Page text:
Get fit with smart sports

Garner greater in­sight into your sport­ing skills

Mac Format - - CONTENTS -

Fit­ness track­ers have been one of the great tech­nol­ogy suc­cess sto­ries of re­cent years, with dozens of at­trac­tively de­signed fit­ness bands and sports watches now of­fer­ing a va­ri­ety of high-tech fea­tures for mon­i­tor­ing your per­for­mance dur­ing ex­er­cise. How­ever, most fit­ness bands and watches are sim­ply de­signed as gen­eral-pur­pose de­vices for use in the gym or when you’re out run­ning. They’re fine for check­ing how far you run or walk each day but, of course, there are many peo­ple who fo­cus their ef­forts on other sports that may re­quire more spe­cialised fea­tures and equip­ment.

Ap­ple is clearly aim­ing at a more se­ri­ous sport­ing au­di­ence with the new Se­ries 2 ver­sion of the Ap­ple Watch. The orig­i­nal Watch was lim­ited by the need to pair it with an iPhone, which im­me­di­ately ruled out it out for many sports as you could only use it if you also had an iPhone strapped to your arm the whole time. How­ever, the Se­ries 2 has built-in GPS, which means that you can leave your iPhone safely at home and use Watch Se­ries 2 to mon­i­tor speed and dis­tance trav­elled for run­ning, cy­cling, hik­ing and many other sports. Ad­mit­tedly, Ap­ple’s got plenty of com­pe­ti­tion here, with prod­ucts such as the new TomTom Spark 3 range, which in­cludes a num­ber of mod­els be­tween £120 and £220 that are de­signed for a va­ri­ety of dif­fer­ent sports. Garmin is another big name here, with its high-tech Fenix watches that look like some­thing out of a James Bond film and are even more ex­pen­sive than the Ap­ple Watch. Of course, the other big im­prove­ment in Watch Se­ries 2 is that it’s wa­ter-re­sis­tant. That opens it up to an en­tirely new au­di­ence, in­clud­ing peo­ple who sim­ply swim for fun and ex­er­cise, as well as more com­pet­i­tive swim­mers. There are a num­ber of fairly con­ven­tional fit­ness bands that are wa­ter­proof and can be used in the pool, such as the Swim­mer’s Edi­tion of the pop­u­lar Mis­fit Shine (£85), but the more com­pet­i­tive swim­mer might want to look at a spe­cialised swim­ming watch, such as the Garmin Swim (£130),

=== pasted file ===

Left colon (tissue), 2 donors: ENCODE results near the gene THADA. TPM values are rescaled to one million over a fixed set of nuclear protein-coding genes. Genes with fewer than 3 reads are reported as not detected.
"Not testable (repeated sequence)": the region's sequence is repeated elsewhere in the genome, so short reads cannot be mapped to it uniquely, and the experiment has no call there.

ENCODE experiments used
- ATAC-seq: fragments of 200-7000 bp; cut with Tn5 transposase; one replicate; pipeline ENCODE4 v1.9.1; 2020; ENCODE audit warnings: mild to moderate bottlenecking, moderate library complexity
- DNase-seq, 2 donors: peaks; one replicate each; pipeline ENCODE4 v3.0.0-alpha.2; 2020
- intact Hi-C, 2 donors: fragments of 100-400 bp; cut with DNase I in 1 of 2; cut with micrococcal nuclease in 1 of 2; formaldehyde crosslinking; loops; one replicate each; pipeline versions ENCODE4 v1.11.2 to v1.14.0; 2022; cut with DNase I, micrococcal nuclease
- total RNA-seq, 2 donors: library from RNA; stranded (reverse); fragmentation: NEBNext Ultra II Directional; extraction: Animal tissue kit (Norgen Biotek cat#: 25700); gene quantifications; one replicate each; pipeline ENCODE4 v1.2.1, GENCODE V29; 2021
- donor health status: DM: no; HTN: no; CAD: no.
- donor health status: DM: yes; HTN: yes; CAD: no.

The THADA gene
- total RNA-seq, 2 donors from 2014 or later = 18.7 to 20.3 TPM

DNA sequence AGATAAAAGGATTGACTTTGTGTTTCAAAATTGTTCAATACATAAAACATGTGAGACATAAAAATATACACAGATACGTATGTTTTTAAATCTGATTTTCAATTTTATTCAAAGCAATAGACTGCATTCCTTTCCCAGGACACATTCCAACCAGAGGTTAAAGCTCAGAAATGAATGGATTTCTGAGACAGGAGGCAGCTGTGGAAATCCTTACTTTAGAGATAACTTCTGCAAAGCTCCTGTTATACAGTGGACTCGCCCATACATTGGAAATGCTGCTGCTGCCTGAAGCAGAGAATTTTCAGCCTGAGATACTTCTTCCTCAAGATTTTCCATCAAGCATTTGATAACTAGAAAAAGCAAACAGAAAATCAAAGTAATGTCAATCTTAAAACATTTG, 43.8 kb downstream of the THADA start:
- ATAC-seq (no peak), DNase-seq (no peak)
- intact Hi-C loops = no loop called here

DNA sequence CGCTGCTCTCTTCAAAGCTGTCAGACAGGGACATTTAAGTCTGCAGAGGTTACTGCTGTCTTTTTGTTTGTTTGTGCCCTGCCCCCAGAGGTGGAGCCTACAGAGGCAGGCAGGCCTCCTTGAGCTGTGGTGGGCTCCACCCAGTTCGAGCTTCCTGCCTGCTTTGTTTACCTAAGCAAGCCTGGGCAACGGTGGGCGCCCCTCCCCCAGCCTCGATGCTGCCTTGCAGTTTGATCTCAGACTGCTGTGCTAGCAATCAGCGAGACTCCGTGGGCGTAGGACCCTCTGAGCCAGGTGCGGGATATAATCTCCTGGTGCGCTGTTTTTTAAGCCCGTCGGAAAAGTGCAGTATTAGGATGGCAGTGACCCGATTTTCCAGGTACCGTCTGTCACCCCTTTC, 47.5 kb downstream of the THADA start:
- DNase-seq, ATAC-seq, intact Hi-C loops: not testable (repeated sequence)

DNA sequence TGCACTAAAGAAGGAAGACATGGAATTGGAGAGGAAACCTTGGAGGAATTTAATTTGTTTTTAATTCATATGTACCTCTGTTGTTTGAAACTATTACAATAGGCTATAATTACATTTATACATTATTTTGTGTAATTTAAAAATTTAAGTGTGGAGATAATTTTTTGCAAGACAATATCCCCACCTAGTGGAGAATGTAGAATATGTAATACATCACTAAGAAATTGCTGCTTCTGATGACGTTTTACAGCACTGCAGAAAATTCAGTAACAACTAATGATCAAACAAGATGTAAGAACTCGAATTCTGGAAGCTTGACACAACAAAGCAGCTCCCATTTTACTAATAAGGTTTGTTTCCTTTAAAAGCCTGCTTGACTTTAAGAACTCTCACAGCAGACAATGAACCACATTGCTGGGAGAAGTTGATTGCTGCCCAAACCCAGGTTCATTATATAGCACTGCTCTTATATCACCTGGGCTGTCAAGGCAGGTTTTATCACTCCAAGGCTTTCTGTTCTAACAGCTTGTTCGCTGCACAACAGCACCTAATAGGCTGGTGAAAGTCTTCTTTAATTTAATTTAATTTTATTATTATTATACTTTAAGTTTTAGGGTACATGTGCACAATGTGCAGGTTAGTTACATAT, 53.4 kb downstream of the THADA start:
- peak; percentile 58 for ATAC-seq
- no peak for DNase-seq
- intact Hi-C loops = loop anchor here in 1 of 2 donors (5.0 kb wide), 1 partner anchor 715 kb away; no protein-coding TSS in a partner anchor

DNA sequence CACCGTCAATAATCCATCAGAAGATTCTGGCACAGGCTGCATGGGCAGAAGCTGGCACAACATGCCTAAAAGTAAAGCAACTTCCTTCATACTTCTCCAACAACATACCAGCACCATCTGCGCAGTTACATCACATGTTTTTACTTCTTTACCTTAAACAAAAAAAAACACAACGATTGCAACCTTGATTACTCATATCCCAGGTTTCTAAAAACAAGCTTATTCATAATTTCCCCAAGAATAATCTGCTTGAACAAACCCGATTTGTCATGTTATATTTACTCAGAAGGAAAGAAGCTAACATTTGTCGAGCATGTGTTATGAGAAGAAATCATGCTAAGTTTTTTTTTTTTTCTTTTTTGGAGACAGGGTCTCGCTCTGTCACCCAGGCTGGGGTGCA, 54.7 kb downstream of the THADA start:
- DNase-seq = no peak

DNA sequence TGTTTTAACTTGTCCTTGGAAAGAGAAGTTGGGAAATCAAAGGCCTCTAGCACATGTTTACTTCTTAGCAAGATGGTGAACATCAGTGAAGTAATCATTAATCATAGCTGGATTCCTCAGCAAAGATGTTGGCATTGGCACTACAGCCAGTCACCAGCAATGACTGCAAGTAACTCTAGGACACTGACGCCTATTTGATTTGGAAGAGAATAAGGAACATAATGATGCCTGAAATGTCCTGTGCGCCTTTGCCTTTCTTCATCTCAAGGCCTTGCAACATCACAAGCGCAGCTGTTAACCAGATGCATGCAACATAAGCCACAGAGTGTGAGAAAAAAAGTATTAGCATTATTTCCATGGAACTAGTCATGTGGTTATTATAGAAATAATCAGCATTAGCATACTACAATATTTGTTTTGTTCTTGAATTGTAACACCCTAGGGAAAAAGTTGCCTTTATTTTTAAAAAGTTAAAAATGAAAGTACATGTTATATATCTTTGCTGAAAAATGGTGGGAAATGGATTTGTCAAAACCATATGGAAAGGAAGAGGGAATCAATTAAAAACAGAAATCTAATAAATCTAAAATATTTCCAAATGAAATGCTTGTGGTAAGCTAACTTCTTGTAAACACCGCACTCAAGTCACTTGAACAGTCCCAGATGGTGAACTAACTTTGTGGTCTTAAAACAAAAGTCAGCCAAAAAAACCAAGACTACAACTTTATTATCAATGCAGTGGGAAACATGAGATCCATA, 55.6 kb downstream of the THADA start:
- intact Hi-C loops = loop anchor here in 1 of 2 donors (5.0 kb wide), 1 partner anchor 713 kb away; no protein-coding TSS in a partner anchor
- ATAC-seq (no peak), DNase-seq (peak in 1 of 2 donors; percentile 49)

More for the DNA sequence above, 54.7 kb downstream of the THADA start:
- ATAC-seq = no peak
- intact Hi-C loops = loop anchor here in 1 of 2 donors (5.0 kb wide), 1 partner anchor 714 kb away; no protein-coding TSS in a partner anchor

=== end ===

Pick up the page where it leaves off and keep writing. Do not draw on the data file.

which can track your speed and dis­tance, and also an­a­lyse the ef­fi­ciency of your swim­ming strokes to help you to im­prove your per­for­mance in the pool.

Take your best shot

Of course, not all sports are about speed. Though you can cover a lot of ground when play­ing ten­nis or golf, that’s less im­por­tant than the ac­cu­racy of your putting or your two-handed back­hand (and the less said about the Eng­land squad’s record on penal­ties, the bet­ter).

There are quite a few smart de­vices de­signed for golfers, in­clud­ing hand­held sen­sors and watches that can com­pile sta­tis­tics such as the num­ber and dis­tance of shots as you progress around a course. But, if you want to im­prove the ac­tual qual­ity of your shots, you can try the pop­u­lar Zepp Golf sen­sor, which was re­cently up­dated to ver­sion 2 (£140) – don’t buy the old ver­sion 1 by mis­take. This at­taches to your glove and mon­i­tors the full 3D move­ment and speed of each swing so that the Zepp app can of­fer tips on how to im­prove.

Zepp makes a sim­i­lar sen­sor for ten­nis, and another for baseball play­ers. The for­mer at­taches to the rac­quet han­dle in or­der to an­a­lyse your speed, back­swing, and spin (or lack of it). It also has a spe­cial ‘serve’ mode that an­i­mates your ser­vice ac­tion on your iPhone screen so you can see where all those dou­ble faults are com­ing from. Babo­lat makes a ten­nis rac­quet with a built-in sen­sor, but that ob­vi­ously lim­its your choice of rac­quet and will only ap­peal to hard­core Babo­lat fans.

Yes, you can even get a smart foot­ball too. There are a num­ber of wearable sen­sors that you can use to mon­i­tor your move­ment and speed on a foot­ball pitch, but if you re­ally want to get se­ri­ous then the Adi­das MiCoach Smart Ball has a sen­sor in­side it that can mea­sure the speed, spin and tra­jec­tory of ev­ery sin­gle kick. That data is then trans­mit­ted to your iPhone and an­a­lysed by the Adi­das app, which can of­fer ad­vice and drills to help you im­prove. It’s a lit­tle pricey at around £140 per ball, but we’d sug­gest that this week’s Eng­land Man­ager, [In­sert Name Here], buys a bunch of these for Rooney and the lads.

There are more ad­vanced de­vices too, in­clud­ing mo­tion-cap­ture sys­tems that can mon­i­tor ev­ery move­ment of your en­tire body in or­der to im­prove per­for­mance or re­duce the risk of in­jury. That’s get­ting more into the realm of pro­fes­sional sport, but most of the de­vices we’ve men­tioned here are af­ford­able enough for many am­a­teur ath­letes. Of course, buy­ing one of these de­vices doesn’t au­to­mat­i­cally make you bet­ter at your cho­sen sport. How­ever, it can at least show you ar­eas where your skills are lack­ing and need to im­prove, af­ter which the rest of the ef­fort to get there is up to you.

Ap­ple Watch Se­ries 2 ups its game when it comes to ex­er­cise. All mod­els are wa­ter-re­sis­tant to 50m.

Zapp’s Ten­nis sen­sor tracks and analy­ses your swing and of­fers three-di­men­sional anal­y­sis to help im­prove your racket po­si­tion.

Newspapers in English

Newspapers from Australia

© PressReader. All rights reserved.